• Steve Brown

National Parks Conservation Association files suit to protect the Mojave

The NPCA has filed suit against the Department of the Interior and the Bureau of Land Management to challenge policy changes that threaten Mojave National Preserve, Mojave Trails National Monument, desert wildlife, and scarce water resources in the region.

On Tuesday, April 3, the National Parks Conservation Association (NPCA) filed a lawsuit in federal court in the District of Columbia against leadership in the Department of the Interior and the Bureau of Land Management (BLM). The NPCA's suit alleges that soon after taking office, the Trump administration abruptly changed policy and procedures to allow uses of railroad rights-of-way that can threaten important resources in the Mojave Desert, including national parks and national monuments, without federal environmental review or authorization.

The NPCA pointed to the Cadiz, Inc. water mining project, near Amboy, surrounded by the new Mojave Trails National Monument, not far from historic Route 66. The Trump administration has made the Cadiz water mining project an "infrastructure priority," and the NPCA alleges that Interior's new policy has illegally green-lighted the construction and operation of a pipeline across federal lands without a permit or environmental review. The Cadiz water mining project threatens seeps and springs that wildlife rely upon in the eastern Mojave, including in the Mojave Trails National Monument and the Mojave National Preserve.

“National Parks Conservation Association has fought the ill-advised Cadiz Inc. proposal for two decades, and we won’t let up now. As the Trump Administration attempts to advance this proposal, our resolve is only strengthened to continue to defend our national parks and public lands,” said Theresa Pierno, President and CEO of National Parks Conservation Association. “The Department of Interior has silenced science by illegally blocking federal environmental review of this harmful California desert project. Since the Interior Department has disregarded its obligation to protect California’s groundwater and iconic national parks and the tourism economies they support, we must step in and defend these fragile, special places.”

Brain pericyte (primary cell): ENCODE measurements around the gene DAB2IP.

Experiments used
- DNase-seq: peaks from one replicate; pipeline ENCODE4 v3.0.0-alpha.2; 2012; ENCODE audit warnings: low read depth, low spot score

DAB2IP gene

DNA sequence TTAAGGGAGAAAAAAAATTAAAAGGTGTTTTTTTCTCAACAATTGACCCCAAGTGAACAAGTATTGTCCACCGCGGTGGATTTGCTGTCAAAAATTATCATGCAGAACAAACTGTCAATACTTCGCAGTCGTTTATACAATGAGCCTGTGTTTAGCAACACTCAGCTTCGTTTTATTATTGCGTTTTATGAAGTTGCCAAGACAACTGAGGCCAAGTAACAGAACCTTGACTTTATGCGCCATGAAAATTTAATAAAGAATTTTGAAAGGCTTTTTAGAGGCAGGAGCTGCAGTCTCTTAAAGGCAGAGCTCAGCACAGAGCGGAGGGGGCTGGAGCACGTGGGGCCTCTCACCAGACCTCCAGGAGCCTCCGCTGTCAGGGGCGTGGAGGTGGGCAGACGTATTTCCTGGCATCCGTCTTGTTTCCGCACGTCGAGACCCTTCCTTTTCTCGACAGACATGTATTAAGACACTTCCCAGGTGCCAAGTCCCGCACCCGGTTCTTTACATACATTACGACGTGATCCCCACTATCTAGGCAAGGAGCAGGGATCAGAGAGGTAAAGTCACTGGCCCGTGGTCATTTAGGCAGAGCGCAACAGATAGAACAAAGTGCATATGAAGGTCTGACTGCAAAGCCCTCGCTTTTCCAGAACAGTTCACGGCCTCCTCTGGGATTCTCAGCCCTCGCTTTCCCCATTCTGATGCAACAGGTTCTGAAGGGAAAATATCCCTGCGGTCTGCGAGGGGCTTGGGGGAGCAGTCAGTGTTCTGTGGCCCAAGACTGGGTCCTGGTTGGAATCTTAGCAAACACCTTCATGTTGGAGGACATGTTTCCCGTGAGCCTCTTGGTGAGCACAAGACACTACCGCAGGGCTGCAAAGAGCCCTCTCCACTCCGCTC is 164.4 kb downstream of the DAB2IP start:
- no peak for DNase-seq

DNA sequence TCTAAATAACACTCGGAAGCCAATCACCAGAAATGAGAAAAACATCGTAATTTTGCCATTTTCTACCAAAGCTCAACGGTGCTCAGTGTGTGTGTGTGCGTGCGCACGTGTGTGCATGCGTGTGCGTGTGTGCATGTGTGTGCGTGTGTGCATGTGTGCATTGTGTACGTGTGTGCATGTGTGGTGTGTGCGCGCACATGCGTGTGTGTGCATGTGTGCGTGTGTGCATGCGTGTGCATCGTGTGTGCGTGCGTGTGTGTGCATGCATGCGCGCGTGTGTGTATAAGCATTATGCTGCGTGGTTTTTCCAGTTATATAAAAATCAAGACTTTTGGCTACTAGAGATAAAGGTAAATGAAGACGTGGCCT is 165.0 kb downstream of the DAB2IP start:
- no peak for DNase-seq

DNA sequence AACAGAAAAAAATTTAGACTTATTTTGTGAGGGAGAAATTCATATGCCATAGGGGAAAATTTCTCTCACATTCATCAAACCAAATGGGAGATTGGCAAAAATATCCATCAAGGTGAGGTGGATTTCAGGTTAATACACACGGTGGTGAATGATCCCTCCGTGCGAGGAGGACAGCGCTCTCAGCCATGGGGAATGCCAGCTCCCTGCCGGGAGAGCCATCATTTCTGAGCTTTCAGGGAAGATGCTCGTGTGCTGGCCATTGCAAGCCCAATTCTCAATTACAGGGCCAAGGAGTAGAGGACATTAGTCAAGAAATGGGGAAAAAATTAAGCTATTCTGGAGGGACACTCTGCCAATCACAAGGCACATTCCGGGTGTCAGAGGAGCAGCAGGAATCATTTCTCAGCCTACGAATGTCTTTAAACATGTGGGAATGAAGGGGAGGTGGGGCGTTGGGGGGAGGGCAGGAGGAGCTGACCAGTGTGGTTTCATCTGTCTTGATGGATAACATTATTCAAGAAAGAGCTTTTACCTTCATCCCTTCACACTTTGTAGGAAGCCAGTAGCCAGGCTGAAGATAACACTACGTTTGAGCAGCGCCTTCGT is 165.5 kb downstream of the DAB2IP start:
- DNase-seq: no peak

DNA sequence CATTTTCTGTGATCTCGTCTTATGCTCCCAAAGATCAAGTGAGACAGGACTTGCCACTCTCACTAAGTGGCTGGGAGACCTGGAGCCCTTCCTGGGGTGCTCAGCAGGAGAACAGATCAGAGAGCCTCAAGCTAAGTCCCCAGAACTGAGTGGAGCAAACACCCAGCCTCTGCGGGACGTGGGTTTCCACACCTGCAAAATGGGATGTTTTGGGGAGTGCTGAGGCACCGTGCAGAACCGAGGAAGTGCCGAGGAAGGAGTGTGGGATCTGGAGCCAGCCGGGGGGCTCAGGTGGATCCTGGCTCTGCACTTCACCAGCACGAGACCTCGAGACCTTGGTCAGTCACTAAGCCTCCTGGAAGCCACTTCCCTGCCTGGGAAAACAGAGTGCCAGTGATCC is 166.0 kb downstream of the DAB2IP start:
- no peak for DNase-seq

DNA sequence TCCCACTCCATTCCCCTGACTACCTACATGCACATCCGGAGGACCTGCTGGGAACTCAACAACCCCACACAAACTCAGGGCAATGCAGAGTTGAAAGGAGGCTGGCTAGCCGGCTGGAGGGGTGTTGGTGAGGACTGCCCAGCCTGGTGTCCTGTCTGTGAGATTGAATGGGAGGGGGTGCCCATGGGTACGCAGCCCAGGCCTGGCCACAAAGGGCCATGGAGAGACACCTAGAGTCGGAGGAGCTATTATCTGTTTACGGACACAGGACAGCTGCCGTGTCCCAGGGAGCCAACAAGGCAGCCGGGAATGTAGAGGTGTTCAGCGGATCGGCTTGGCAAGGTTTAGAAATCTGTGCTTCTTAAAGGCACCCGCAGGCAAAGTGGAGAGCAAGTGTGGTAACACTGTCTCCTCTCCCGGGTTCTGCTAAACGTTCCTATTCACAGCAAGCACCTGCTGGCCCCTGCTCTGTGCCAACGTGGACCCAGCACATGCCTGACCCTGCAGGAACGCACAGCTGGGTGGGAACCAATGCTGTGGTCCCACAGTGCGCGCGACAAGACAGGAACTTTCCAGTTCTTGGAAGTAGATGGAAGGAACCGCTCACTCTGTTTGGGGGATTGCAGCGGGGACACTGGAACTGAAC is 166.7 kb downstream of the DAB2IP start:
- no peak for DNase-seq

The NPCA lawsuit challenges the Interior Solicitor's Opinion of 2017 which removed federal oversight of projects using certain railroad rights-of-way, allowing develT pers to evade required federal review for projects that may impact national parks and other public lands. The NPCA alleges this is an illegal action which has blocked scientists from the National Park Service and the U.S. Geological Survey from reviewing and regulating the Cadiz water mining project as required by law. The NPCA notes that federal scientists previously found that the Cadiz water mining project would extract up to 25 times more groundwater than is naturally recharged, severely damaging the scant water resources throughout the Mojave Desert.

The NPCA lawsuit also challenges the BLM's application of this new policy, through a 2017 determination that the construction and operation of a 43 mile long water pipeline within the Mojave Trails National Monument may proceed without a Federal Land Policy and Management Act (FLPMA) permit. The administration's new position also enables projects such as the Cadiz water mining project, to avoid federal environmental review under the National Environmental Policy Act (NEPA).

The NPCA noted that even prior to taking office, the Trump administration's transition team decided to fast track the Cadiz water mining project which plans to pump 16 billion gallons of water annually for 50 years, from precious Mojave Desert aquifers, with no chance of those aquifers being recharged at the rate of removal. The Cadiz water mining project was listed on the Trump transition team's "Emergency & National Security" infrastructure priority list, despite the fact it has no relation to any discernible emergency or national security.

“We are fighting the Trump administration’s decisions on behalf of our 1.3 million members and supporters and the community members, tribes and all who do not want to see these reckless actions harm Mojave National Preserve and California’s largest national monument, Mojave Trails,” said Pierno.

Designated as a national monument in 2016 by President Obama, Mojave Trails has faced a legally questionable review of its designation under the Trump administration. In addition, Rep. Paul Cook of California's 8th Congressional District has previously noted he was in favor of cutting approximately half a million acres from the national monument. Some desert residents had theorized his sought reduction in size for Mojave Trails was to help the Cadiz water mining project with construction of its pipeline, the belief being it would be easier to approve a pipeline across BLM managed lands than across a national monument.

The NPCA is represented in its federal lawsuit by the U.C. Irvine Environmental Law Clinic.

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